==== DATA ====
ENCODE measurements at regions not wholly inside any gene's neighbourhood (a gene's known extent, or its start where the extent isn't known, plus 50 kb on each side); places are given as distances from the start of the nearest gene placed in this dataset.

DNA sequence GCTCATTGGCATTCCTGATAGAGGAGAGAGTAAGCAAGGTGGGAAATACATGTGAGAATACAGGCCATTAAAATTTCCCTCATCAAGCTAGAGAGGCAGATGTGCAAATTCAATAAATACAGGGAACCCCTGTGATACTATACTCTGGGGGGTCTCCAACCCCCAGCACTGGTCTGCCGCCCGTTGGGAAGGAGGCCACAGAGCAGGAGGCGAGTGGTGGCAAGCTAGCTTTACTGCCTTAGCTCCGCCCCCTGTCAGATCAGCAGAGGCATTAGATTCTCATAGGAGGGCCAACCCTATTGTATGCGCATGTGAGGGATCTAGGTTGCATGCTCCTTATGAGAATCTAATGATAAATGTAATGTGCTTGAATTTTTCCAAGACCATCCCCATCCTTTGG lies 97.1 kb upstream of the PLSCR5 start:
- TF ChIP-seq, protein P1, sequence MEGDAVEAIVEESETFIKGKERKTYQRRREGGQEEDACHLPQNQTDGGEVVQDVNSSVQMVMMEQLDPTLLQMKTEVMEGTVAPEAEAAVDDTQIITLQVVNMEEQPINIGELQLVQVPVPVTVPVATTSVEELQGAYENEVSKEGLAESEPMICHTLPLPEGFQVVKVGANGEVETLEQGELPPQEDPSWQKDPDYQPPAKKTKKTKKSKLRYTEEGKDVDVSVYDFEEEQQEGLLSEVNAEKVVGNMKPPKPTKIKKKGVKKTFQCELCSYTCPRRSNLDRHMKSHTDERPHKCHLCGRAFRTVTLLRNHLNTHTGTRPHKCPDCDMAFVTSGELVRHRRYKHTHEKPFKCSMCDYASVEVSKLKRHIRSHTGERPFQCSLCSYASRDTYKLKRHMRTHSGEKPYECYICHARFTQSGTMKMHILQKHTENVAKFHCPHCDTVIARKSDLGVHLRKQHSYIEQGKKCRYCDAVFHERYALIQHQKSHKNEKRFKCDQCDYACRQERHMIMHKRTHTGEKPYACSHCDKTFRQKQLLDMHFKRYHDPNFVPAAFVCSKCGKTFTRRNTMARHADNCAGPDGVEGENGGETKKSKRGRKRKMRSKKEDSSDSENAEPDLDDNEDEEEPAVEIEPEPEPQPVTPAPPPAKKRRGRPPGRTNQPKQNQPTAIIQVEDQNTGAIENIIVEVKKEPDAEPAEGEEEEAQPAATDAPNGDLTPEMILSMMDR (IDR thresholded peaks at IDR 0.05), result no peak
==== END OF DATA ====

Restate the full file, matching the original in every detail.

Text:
ENCODE measurements at regions not wholly inside any gene's neighbourhood (a gene's known extent, or its start where the extent isn't known, plus 50 kb on each side); places are given as distances from the start of the nearest gene placed in this dataset.

DNA sequence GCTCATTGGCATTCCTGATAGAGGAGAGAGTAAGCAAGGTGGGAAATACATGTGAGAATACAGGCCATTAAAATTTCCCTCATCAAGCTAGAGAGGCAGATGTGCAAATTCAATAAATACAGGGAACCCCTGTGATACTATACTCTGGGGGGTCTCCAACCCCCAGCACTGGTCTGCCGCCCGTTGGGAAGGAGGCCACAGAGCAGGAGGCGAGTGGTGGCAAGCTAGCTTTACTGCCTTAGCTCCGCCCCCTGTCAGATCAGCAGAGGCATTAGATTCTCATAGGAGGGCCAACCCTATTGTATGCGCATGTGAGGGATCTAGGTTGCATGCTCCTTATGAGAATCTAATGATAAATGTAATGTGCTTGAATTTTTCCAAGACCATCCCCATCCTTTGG lies 97.1 kb upstream of the PLSCR5 start:
- TF ChIP-seq, protein P1, sequence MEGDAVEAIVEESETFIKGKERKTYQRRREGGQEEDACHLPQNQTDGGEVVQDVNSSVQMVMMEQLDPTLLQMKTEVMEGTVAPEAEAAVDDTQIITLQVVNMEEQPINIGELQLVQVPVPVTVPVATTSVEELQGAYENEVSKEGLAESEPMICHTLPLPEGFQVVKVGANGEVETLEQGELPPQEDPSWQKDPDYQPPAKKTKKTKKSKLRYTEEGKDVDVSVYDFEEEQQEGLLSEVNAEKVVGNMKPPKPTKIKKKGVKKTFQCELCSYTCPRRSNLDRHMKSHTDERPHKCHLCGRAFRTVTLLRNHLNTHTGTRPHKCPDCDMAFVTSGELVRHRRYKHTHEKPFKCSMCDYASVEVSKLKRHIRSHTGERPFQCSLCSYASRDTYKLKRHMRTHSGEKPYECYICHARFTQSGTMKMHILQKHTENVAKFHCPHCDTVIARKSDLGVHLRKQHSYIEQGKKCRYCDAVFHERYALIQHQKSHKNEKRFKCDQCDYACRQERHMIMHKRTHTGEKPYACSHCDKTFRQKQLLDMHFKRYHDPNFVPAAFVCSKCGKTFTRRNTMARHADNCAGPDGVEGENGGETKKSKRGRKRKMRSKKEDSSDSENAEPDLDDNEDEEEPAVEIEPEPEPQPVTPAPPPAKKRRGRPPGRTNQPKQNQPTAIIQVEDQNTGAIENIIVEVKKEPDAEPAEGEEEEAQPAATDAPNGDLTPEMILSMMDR (IDR thresholded peaks at IDR 0.05), result no peak